A fascinating interactive journey through biometrics using your face.
Wednesday, July 13th, 2022
Wednesday, June 1st, 2022
How a writing system went from being a dream (literally) to a reality, codified in unicode.
Sunday, March 7th, 2021
This is easily my favourite use of a machine learning algorithm.
Thursday, January 28th, 2021
Saturday, December 26th, 2020
This explains rubber ducking.
Speaking out loud is not only a medium of communication, but a technology of thinking: it encourages the formation and processing of thoughts.
Friday, August 28th, 2020
The removal of all friction should’t be a goal. Making things easy and making things hard should be a design tool, employed to aid the end user towards their loftiest goals.
Thursday, January 23rd, 2020
Web standards, dictionaries, and design systems
Broadly speaking, the W3C followed a specification-first approach. Figure out what should be implemented first and foremost. From this perspective, specs can be seen as blueprints for browsers to work from.
The WHATWG, by contrast, were implementation led. The way they saw it, there was no point specifying something if browsers weren’t going to implement it. Instead, specs are there to document existing behaviour in browsers.
I’m over-generalising somewhat in my descriptions there, but the point is that there was an ideological difference of opinion around what standards bodies should do.
This always reminded me of a similar ideological conflict when it comes to language usage.
Language prescriptivists attempt to define rules about what’s right or right or wrong in a language. Rules like “never end a sentence with a preposition.” Prescriptivists are generally fighting a losing battle and spend most of their time bemoaning the decline of their language because people aren’t following the rules.
Language descriptivists work the exact opposite way. They see their job as documenting existing language usage instead of defining it. Lexicographers—like Merriam-Webster or the Oxford English Dictionary—receive complaints from angry prescriptivists when dictionaries document usage like “literally” meaning “figuratively”.
Dictionaries are descriptive, not prescriptive.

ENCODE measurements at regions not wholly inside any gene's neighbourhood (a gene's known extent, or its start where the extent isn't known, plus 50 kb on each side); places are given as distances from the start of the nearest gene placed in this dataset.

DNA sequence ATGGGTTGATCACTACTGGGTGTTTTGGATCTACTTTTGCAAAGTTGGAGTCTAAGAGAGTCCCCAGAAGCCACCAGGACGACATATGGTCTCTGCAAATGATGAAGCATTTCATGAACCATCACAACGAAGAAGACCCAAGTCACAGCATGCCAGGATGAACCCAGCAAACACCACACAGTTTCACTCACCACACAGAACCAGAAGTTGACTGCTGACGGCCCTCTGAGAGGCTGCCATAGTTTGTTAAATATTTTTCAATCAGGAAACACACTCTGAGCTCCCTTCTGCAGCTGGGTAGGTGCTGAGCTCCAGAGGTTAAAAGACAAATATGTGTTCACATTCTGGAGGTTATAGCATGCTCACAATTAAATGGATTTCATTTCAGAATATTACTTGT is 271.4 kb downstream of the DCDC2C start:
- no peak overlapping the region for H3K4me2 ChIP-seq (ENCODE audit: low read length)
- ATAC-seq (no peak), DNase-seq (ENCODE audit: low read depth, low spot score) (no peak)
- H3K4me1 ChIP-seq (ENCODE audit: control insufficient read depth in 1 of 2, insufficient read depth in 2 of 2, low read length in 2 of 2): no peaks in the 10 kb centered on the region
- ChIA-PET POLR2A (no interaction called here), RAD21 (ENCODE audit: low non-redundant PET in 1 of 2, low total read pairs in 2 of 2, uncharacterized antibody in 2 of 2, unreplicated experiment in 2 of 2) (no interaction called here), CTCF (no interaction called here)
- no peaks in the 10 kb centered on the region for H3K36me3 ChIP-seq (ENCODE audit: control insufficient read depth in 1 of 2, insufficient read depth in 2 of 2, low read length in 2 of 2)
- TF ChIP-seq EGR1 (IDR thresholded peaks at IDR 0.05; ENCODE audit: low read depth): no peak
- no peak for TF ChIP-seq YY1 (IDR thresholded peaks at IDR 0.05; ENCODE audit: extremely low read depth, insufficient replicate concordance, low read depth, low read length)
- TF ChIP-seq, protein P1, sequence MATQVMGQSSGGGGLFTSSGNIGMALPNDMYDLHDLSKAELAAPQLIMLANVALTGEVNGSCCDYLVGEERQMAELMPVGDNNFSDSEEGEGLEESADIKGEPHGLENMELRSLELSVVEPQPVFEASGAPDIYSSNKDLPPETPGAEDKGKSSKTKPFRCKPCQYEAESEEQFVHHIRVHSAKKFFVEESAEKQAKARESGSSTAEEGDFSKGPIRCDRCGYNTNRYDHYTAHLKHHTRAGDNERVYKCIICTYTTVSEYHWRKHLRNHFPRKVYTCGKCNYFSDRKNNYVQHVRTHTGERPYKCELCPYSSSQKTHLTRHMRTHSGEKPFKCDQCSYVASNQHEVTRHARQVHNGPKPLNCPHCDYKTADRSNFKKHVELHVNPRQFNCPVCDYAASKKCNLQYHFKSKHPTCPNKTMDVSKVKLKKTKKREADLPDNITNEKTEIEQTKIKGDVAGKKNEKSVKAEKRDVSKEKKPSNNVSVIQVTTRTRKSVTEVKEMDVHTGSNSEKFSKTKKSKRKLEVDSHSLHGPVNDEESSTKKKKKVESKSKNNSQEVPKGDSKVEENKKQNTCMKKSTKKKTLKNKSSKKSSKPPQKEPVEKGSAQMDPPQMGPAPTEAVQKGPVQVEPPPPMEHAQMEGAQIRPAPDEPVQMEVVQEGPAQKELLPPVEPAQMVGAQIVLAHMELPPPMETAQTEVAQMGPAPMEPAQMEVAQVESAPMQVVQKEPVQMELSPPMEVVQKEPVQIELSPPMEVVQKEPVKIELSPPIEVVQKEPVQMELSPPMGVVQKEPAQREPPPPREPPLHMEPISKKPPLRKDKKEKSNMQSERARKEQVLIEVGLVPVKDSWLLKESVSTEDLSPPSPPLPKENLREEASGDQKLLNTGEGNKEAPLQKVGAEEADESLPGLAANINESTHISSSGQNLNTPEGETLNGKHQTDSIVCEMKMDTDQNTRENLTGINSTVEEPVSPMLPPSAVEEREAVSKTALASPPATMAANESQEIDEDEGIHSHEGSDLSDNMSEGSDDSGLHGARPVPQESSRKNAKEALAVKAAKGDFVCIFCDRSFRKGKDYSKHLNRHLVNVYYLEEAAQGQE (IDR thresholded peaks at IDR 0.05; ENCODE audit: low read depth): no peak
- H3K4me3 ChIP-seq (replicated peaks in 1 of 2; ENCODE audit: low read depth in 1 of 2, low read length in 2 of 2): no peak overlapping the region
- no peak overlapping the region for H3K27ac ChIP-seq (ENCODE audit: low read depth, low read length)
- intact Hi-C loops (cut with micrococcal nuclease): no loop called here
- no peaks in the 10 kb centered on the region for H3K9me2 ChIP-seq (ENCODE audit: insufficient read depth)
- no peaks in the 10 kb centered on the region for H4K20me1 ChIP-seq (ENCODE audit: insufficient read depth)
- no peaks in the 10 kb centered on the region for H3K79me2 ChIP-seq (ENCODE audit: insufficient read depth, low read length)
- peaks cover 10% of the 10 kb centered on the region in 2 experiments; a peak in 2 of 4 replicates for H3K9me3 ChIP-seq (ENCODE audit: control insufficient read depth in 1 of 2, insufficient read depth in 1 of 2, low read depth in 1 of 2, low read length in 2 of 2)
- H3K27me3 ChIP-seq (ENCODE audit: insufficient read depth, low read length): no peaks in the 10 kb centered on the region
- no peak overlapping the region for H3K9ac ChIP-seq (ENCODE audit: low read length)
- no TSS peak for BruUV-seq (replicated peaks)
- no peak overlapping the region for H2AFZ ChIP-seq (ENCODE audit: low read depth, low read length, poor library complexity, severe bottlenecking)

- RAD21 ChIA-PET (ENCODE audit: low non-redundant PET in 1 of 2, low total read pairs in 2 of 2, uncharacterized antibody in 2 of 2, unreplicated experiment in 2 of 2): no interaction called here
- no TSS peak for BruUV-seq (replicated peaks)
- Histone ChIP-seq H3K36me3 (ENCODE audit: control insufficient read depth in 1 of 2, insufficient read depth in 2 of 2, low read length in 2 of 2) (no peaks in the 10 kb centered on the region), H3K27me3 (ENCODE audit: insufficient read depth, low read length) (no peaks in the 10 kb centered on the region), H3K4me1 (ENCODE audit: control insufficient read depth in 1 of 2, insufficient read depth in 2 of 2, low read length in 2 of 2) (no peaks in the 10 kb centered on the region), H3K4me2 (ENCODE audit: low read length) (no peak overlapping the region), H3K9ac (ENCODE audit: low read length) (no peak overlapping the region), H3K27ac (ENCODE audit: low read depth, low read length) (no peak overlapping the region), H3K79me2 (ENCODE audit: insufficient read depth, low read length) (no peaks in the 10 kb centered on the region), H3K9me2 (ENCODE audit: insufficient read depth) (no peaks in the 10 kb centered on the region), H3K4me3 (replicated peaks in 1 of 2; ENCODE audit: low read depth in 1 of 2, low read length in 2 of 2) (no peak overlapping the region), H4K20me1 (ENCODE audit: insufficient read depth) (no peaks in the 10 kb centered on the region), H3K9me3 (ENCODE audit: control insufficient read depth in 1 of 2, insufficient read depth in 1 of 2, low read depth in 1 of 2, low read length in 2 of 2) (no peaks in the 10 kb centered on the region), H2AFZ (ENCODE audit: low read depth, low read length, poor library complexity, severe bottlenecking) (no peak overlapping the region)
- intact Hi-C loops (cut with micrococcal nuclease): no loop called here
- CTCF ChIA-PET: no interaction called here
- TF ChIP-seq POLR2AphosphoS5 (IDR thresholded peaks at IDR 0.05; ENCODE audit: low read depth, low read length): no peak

I’ve seen the prescriptive/descriptive divide somewhere else too. I’ve seen it in the world of design systems.
Jordan Moore talks about intentional and emergent design systems:
There appears to be two competing approaches in designing design systems.
An intentional design system. The flavour and framework may vary, but the approach generally consists of: design system first → design/build solutions.
An emergent design system. This approach is much closer to the user needs end of the scale by beginning with creative solutions before deriving patterns and systems (i.e the system emerges from real, coded scenarios).
An intentional design system is prescriptive. An emergent design system is descriptive.
I think we can learn from the worlds of web standards and dictionaries here. A prescriptive approach might give you a beautiful design system, but if it doesn’t reflect the actual product, it’s fiction. A descriptive approach might give a design system with imperfections and annoying flaws, but at least it will be accurate.
I think it’s more important for a design system to be accurate than beautiful.
As Matthew Ström says, you should start with the design system you already have:
Instead of drawing a whole new set of components, start with the components you already have in production. Document them meticulously. Create a single source of truth for design, warts and all.
Wednesday, June 26th, 2019
Over the last fifty years, we have come to recognize that the fuel of our civilizational expansion has become the main driver of our extinction, and that of many of the species we share the planet with. We are now coming to realize that is as true of our cognitive infrastructure. Something is out of sync, felt everywhere: something amiss in the temporal order, and it is as related to political and technological shifts, shifts in our own cognition and attention, as it is to climatic ones. To think clearly in such times requires an intersectional understanding of time itself, a way of thinking that escapes the cognitive traps, ancient and modern, into which we too easily fall. Because our technologies, the infrastructures we have built to escape our past, have turned instead to cancelling our future.
James writes beautifully about rates of change.